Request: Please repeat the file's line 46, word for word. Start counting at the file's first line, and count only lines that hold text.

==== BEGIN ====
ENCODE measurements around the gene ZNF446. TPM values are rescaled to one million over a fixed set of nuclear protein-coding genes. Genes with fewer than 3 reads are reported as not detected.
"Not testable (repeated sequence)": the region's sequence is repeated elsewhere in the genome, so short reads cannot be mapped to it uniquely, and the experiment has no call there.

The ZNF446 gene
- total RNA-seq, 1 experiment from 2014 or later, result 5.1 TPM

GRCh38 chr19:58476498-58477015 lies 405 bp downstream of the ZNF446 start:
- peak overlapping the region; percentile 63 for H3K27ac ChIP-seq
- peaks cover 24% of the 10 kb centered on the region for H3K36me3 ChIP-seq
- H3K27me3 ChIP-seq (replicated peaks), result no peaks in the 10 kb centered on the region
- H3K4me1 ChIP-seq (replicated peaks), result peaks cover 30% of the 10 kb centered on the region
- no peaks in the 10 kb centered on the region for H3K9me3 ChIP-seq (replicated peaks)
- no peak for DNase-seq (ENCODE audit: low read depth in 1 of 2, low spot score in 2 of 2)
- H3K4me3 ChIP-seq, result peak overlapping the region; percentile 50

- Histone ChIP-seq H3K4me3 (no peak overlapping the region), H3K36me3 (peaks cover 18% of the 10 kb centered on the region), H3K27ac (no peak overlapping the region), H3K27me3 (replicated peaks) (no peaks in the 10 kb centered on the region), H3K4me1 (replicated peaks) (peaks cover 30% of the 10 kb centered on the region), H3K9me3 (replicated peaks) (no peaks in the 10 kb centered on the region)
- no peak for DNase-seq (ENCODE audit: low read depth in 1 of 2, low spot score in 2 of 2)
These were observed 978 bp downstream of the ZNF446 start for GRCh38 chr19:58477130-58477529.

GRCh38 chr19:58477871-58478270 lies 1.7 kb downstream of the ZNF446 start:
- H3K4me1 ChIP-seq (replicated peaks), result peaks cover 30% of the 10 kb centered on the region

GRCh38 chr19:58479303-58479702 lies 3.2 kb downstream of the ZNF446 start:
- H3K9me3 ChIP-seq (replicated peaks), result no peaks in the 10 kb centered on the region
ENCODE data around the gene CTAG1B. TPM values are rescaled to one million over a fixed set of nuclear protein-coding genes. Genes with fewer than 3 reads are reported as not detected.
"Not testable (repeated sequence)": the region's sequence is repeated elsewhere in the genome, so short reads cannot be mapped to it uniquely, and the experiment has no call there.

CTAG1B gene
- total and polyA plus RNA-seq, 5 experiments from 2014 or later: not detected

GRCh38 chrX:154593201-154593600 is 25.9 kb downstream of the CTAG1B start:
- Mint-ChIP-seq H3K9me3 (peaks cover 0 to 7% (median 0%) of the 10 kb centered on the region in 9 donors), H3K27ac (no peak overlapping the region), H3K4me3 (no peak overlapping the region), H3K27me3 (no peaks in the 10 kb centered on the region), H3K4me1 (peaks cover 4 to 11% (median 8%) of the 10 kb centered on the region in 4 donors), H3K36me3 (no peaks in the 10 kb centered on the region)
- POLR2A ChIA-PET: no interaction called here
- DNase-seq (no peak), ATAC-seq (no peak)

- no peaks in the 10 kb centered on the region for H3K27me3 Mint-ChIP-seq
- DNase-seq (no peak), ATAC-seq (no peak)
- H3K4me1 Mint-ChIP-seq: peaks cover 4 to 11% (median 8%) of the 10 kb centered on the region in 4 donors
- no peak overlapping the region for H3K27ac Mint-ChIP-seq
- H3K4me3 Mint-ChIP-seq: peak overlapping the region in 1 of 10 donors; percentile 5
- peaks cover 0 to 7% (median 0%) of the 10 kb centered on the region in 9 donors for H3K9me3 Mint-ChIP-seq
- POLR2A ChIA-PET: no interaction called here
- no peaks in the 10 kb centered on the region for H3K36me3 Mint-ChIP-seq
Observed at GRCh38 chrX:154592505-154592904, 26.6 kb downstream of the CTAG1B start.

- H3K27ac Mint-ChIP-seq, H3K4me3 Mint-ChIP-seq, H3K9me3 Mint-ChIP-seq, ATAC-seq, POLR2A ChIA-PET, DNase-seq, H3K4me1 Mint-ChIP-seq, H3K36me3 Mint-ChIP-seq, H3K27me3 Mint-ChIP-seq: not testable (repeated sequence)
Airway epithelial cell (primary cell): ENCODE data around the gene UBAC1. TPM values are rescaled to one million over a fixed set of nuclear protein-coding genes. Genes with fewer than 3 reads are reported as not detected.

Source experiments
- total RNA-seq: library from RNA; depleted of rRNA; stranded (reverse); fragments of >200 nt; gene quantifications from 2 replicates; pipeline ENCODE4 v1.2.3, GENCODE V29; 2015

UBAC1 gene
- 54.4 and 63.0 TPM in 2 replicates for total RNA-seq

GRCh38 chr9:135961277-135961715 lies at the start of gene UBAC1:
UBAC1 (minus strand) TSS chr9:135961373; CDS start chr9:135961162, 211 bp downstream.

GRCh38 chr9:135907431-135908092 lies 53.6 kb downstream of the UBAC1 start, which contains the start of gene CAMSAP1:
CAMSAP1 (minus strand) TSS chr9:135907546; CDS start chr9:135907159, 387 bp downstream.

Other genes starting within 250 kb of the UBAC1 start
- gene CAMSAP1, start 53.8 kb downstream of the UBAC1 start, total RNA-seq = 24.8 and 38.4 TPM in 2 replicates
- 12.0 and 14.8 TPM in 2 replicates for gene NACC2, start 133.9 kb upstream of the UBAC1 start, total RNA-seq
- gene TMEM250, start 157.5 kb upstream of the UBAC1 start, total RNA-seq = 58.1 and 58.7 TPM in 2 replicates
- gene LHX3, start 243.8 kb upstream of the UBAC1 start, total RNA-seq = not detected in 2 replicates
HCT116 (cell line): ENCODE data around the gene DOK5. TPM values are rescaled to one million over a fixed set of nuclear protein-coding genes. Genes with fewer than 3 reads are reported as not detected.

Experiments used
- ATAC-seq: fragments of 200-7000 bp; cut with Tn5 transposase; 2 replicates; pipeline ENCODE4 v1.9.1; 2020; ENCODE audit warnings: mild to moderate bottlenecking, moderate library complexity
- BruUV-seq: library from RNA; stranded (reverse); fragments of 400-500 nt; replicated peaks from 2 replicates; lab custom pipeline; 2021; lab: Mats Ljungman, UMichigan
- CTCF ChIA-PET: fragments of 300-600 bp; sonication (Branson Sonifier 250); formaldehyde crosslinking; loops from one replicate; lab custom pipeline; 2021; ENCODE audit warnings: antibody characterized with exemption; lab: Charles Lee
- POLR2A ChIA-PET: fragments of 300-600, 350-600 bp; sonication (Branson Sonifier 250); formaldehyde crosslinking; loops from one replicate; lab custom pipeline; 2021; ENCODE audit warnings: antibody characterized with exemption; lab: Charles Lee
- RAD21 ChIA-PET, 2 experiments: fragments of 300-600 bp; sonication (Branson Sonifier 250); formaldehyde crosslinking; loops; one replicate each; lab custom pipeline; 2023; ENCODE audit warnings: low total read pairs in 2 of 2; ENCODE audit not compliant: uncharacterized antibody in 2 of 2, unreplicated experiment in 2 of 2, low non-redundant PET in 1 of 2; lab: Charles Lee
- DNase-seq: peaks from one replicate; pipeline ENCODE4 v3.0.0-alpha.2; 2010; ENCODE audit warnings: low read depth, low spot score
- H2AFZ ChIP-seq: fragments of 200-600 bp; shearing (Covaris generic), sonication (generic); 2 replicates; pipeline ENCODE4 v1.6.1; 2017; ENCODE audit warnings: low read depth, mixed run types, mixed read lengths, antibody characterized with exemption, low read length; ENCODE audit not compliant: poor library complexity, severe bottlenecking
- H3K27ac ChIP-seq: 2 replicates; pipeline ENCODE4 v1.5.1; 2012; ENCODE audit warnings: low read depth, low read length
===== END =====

CAMSAP1 (minus strand) TSS chr9:135907546; CDS start chr9:135907159, 387 bp downstream.